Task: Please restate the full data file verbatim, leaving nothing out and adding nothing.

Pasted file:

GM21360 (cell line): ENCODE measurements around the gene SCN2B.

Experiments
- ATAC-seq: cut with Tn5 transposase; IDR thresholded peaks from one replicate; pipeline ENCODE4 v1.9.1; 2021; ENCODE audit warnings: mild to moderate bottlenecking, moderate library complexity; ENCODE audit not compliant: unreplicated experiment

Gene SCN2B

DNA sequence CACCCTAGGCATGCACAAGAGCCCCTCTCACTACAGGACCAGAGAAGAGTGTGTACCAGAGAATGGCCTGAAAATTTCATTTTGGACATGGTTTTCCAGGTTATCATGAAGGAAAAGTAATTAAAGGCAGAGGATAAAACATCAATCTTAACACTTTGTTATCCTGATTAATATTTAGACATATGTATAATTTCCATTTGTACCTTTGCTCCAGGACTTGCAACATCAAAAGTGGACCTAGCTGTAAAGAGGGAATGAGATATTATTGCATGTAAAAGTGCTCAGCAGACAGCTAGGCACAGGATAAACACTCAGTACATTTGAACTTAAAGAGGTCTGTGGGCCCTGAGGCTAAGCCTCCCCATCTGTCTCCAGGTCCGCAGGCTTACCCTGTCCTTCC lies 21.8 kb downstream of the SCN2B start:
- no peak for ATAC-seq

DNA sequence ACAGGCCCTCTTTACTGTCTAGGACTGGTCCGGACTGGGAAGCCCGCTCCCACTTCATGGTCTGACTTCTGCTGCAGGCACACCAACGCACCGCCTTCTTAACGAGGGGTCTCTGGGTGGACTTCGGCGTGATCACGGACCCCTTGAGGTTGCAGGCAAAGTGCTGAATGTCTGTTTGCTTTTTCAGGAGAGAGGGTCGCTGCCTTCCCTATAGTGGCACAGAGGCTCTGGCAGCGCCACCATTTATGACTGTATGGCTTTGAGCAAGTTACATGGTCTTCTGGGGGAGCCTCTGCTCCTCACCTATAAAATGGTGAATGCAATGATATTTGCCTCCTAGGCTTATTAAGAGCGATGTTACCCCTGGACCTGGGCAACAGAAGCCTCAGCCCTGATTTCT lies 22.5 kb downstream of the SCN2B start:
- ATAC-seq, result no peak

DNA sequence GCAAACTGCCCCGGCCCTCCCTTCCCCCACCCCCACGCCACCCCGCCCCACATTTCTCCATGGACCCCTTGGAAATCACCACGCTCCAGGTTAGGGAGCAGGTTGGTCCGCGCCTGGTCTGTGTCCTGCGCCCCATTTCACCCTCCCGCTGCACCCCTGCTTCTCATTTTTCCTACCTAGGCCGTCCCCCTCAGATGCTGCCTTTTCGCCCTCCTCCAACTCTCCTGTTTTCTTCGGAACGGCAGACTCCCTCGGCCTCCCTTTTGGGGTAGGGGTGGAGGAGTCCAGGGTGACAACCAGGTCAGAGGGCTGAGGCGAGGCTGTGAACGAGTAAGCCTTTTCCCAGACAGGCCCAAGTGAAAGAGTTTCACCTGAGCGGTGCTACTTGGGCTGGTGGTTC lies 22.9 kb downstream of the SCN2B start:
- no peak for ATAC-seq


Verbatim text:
GM21360 (cell line): ENCODE measurements around the gene SCN2B.

Experiments
- ATAC-seq: cut with Tn5 transposase; IDR thresholded peaks from one replicate; pipeline ENCODE4 v1.9.1; 2021; ENCODE audit warnings: mild to moderate bottlenecking, moderate library complexity; ENCODE audit not compliant: unreplicated experiment

Gene SCN2B

DNA sequence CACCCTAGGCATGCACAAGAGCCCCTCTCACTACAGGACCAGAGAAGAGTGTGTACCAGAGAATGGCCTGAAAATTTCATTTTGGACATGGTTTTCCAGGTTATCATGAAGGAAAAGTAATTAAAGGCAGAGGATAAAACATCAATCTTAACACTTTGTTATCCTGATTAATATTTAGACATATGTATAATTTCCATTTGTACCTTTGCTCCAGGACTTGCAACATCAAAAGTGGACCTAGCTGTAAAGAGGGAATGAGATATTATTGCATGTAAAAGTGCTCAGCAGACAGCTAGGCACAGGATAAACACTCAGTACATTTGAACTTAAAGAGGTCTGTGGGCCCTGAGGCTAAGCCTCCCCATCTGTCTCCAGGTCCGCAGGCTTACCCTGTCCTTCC lies 21.8 kb downstream of the SCN2B start:
- no peak for ATAC-seq

DNA sequence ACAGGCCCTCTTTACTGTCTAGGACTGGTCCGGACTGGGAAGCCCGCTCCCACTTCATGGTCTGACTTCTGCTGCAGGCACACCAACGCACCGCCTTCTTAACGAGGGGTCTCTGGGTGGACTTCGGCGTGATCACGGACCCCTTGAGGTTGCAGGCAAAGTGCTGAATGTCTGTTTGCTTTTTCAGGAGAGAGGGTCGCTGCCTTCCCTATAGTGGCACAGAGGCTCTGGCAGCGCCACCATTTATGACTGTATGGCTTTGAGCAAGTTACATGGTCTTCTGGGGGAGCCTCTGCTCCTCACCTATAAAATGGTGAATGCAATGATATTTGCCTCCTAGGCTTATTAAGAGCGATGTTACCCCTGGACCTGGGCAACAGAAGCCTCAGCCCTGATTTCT lies 22.5 kb downstream of the SCN2B start:
- ATAC-seq, result no peak

DNA sequence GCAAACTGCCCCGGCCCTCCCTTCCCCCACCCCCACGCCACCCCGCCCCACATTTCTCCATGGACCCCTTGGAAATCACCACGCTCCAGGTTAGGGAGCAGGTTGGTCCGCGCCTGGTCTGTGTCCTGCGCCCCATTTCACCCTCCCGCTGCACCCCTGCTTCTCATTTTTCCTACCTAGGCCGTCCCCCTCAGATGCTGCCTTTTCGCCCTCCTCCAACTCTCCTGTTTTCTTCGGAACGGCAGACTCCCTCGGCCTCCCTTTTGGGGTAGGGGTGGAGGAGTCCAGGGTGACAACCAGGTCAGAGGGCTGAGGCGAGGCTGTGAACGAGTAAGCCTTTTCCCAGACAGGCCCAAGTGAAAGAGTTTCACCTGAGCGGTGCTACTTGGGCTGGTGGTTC lies 22.9 kb downstream of the SCN2B start:
- no peak for ATAC-seq